Bingeing, dependence, overdose, toxicity, methylenedioxymethamphetamine – the language associated with alcohol and other drugs can really suck the life out of the party. But in order to make adult choices about this most adult subject, it pays to have a base-level understanding of the lingo. After all, university students are collectively among Australia’s heaviest drinkers, and we’re more likely to experiment with illicit drugs while we’re in our 20s. And when misused and abused, drugs and alcohol can be deadly. So whether you’re a light-weight, a dabbler, a full-blown party animal or you’re struggling with addiction, understanding the facts is key to keeping yourself – and your friends – safe.

Your A-Z guide

A is for…

Alcohol (aka ‘booze, turps, liquor, grog’): technically ‘ethanol’, the drug we know as alcohol is a powerful and addictive depressant that’s produced by yeast digesting the sugars in foods like grapes or grains. More info here.

B is for…

Binge drinking (aka ‘getting maggoted, pre-loading’): classified as 7+ standard drinks in one sitting for men, and 5+ standard drinks per one sitting for women. More info here.

C is for…

Comedown (aka ‘hangover’): what goes up, as they say, must come down – and when you overindulge in drugs and/or alcohol you will suffer a hangover sooner or later. More info here.

And C is also for Cigarettes (aka ‘ciggies, durries, smokes’): smoking may seem like one of the ‘safer’ recreational drugs, but of the 7,000 chemicals in tobacco smoke, at least 250 are known to be harmful. More info here.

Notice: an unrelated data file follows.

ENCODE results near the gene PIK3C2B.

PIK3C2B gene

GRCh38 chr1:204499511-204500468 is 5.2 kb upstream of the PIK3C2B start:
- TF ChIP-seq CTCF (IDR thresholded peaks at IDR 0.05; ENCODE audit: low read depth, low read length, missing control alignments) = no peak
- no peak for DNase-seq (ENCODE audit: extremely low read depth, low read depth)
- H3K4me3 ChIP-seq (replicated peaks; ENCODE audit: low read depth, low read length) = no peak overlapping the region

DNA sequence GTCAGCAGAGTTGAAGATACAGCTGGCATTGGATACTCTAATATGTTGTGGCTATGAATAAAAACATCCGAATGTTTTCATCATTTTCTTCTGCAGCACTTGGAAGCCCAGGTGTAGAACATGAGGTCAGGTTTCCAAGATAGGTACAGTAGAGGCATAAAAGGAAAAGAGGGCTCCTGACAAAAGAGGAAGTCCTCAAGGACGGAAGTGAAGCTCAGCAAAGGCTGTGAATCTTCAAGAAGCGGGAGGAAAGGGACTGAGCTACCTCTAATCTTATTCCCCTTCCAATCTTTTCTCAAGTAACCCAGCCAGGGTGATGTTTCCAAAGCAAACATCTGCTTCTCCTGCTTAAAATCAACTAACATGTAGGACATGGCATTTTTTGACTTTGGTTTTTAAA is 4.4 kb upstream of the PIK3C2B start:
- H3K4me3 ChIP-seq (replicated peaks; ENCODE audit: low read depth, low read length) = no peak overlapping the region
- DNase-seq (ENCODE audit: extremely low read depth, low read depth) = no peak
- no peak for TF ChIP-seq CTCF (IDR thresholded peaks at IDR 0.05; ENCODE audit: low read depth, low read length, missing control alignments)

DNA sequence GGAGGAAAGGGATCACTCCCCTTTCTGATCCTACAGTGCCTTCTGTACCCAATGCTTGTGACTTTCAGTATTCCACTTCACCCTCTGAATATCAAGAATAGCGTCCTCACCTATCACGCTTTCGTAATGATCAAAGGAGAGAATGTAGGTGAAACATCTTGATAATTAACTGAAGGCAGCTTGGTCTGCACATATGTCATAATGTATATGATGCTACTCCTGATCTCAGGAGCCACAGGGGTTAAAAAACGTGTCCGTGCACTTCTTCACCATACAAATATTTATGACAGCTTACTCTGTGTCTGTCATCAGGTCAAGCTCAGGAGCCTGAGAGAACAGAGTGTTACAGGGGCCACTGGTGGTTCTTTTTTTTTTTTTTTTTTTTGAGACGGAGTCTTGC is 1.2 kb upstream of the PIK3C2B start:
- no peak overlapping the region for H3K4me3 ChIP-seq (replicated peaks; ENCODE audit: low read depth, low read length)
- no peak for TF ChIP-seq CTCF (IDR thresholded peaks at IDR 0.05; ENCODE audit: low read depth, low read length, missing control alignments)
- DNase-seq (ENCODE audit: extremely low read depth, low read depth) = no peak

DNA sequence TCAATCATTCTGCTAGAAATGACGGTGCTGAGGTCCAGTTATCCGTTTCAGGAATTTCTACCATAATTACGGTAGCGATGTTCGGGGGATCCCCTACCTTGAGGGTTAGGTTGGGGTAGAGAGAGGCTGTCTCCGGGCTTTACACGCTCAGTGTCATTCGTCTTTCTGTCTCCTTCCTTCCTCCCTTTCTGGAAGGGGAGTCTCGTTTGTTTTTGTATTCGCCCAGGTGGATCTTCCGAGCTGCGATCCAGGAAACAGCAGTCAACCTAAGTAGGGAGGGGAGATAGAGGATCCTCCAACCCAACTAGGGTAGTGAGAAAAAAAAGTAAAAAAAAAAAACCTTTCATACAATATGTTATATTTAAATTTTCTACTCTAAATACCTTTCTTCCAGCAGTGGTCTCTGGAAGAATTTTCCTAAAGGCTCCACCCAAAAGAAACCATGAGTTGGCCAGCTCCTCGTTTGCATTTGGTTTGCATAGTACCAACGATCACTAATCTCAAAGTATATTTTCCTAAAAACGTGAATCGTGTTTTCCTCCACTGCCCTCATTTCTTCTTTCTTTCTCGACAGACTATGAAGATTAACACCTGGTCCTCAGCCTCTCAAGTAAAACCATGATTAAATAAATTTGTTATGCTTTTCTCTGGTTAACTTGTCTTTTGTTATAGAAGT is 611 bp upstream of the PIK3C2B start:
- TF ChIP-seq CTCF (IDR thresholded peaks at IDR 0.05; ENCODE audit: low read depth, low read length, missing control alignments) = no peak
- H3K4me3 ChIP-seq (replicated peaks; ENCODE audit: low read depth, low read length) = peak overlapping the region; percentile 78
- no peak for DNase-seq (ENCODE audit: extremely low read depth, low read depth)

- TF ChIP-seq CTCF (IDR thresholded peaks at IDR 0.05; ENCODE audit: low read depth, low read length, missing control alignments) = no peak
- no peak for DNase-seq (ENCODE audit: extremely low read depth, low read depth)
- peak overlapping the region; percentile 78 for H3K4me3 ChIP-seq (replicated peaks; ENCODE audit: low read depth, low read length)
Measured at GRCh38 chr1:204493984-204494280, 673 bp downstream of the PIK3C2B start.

D is for…

Diazepam (aka ‘Valium, benzos, sleeping pills’): an addictive central nervous system depressant commonly prescribed to treat anxiety or insomnia, and a common constituent in accidental overdose deaths. More info here.

E is for…

Empathogens (aka ‘love drugs’): a group of drugs, including MDMA (see XTC below), that release dopamine from the brain, resulting in feelings of friendliness, playfulness and empathy towards others. More info here.

F is for…

Fentanyl (aka ‘China White, poison’): prescribed for treatment of chronic, severe pain, fentanyl is about 80 to 100 times stronger than the powerful opioid, morphine. There is no safe dose of this drug. More info here.

G is for…

GHB (aka ‘fantasy’): gamma-hydroxybutyrate is a ‘party drug’ which can induce feelings of euphoria and increased libido. High doses can result in dizziness, vomiting, seizures and death. More info here.

H is for…

Heroin (aka ‘smack, harry, dope’): a powerful opioid ‘painkiller’, heroin is highly addictive and is increasingly responsible for accidental overdose deaths in Australia – especially when ‘cut’ with other opioids like fentanyl. More info here.

I is for…

Ice (aka ‘crystal meth, shabu, shard’): the purest, strongest and most addictive form of ‘speed’, the effects of ice range from increased alertness and energy, to severe anxiety, paranoia, hallucinations, seizures, heart attack and death. More info here.

J is for…

Joint (aka ‘spliff’): a roll-your-own marijuana cigarette containing cannabis leaf and flower material cut with tobacco. More info here.

K is for…

Ketamine (aka ‘special K’): a powerful anaesthetic used by doctors and veterinarians, widely used as a recreational hallucinogenic ‘party drug’. More info here.

L is for…